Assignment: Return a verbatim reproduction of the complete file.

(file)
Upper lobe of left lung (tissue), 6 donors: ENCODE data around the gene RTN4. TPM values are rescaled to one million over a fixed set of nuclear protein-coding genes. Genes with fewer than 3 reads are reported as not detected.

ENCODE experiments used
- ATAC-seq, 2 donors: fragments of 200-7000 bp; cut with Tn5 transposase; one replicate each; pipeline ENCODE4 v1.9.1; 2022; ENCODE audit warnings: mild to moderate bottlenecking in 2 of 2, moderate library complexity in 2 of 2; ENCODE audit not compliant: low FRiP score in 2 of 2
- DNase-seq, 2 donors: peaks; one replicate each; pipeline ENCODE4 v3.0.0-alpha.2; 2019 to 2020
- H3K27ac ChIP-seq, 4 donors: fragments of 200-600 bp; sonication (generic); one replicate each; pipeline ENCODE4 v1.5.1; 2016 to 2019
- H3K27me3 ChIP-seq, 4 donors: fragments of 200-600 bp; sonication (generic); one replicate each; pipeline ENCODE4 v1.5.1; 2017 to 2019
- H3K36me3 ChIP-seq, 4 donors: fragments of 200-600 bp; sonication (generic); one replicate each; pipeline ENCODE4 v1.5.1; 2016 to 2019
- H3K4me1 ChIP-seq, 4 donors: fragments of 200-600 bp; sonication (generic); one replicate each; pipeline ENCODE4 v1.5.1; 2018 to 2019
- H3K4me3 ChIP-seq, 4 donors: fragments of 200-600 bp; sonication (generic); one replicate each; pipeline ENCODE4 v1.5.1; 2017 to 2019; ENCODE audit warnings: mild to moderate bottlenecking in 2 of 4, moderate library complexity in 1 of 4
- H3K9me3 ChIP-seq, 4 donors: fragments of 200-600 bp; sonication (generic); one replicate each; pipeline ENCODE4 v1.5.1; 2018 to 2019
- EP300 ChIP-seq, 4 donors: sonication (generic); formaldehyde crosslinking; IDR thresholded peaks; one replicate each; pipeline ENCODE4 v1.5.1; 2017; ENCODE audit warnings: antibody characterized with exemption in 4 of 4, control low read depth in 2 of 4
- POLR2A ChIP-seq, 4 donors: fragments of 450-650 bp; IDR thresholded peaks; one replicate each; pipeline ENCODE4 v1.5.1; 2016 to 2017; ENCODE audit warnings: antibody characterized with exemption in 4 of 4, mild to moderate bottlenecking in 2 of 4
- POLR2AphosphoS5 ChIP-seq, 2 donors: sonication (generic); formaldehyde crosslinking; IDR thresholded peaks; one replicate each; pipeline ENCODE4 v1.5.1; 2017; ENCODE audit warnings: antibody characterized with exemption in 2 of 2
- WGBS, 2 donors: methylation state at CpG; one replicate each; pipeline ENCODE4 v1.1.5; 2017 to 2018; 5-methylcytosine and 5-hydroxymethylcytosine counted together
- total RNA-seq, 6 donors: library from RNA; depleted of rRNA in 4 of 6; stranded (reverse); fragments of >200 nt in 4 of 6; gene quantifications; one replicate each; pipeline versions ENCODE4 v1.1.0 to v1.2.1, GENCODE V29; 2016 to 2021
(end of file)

Upper lobe of left lung (tissue), 6 donors: ENCODE data around the gene RTN4. TPM values are rescaled to one million over a fixed set of nuclear protein-coding genes. Genes with fewer than 3 reads are reported as not detected.

ENCODE experiments used
- ATAC-seq, 2 donors: fragments of 200-7000 bp; cut with Tn5 transposase; one replicate each; pipeline ENCODE4 v1.9.1; 2022; ENCODE audit warnings: mild to moderate bottlenecking in 2 of 2, moderate library complexity in 2 of 2; ENCODE audit not compliant: low FRiP score in 2 of 2
- DNase-seq, 2 donors: peaks; one replicate each; pipeline ENCODE4 v3.0.0-alpha.2; 2019 to 2020
- H3K27ac ChIP-seq, 4 donors: fragments of 200-600 bp; sonication (generic); one replicate each; pipeline ENCODE4 v1.5.1; 2016 to 2019
- H3K27me3 ChIP-seq, 4 donors: fragments of 200-600 bp; sonication (generic); one replicate each; pipeline ENCODE4 v1.5.1; 2017 to 2019
- H3K36me3 ChIP-seq, 4 donors: fragments of 200-600 bp; sonication (generic); one replicate each; pipeline ENCODE4 v1.5.1; 2016 to 2019
- H3K4me1 ChIP-seq, 4 donors: fragments of 200-600 bp; sonication (generic); one replicate each; pipeline ENCODE4 v1.5.1; 2018 to 2019
- H3K4me3 ChIP-seq, 4 donors: fragments of 200-600 bp; sonication (generic); one replicate each; pipeline ENCODE4 v1.5.1; 2017 to 2019; ENCODE audit warnings: mild to moderate bottlenecking in 2 of 4, moderate library complexity in 1 of 4
- H3K9me3 ChIP-seq, 4 donors: fragments of 200-600 bp; sonication (generic); one replicate each; pipeline ENCODE4 v1.5.1; 2018 to 2019
- EP300 ChIP-seq, 4 donors: sonication (generic); formaldehyde crosslinking; IDR thresholded peaks; one replicate each; pipeline ENCODE4 v1.5.1; 2017; ENCODE audit warnings: antibody characterized with exemption in 4 of 4, control low read depth in 2 of 4
- POLR2A ChIP-seq, 4 donors: fragments of 450-650 bp; IDR thresholded peaks; one replicate each; pipeline ENCODE4 v1.5.1; 2016 to 2017; ENCODE audit warnings: antibody characterized with exemption in 4 of 4, mild to moderate bottlenecking in 2 of 4
- POLR2AphosphoS5 ChIP-seq, 2 donors: sonication (generic); formaldehyde crosslinking; IDR thresholded peaks; one replicate each; pipeline ENCODE4 v1.5.1; 2017; ENCODE audit warnings: antibody characterized with exemption in 2 of 2
- WGBS, 2 donors: methylation state at CpG; one replicate each; pipeline ENCODE4 v1.1.5; 2017 to 2018; 5-methylcytosine and 5-hydroxymethylcytosine counted together
- total RNA-seq, 6 donors: library from RNA; depleted of rRNA in 4 of 6; stranded (reverse); fragments of >200 nt in 4 of 6; gene quantifications; one replicate each; pipeline versions ENCODE4 v1.1.0 to v1.2.1, GENCODE V29; 2016 to 2021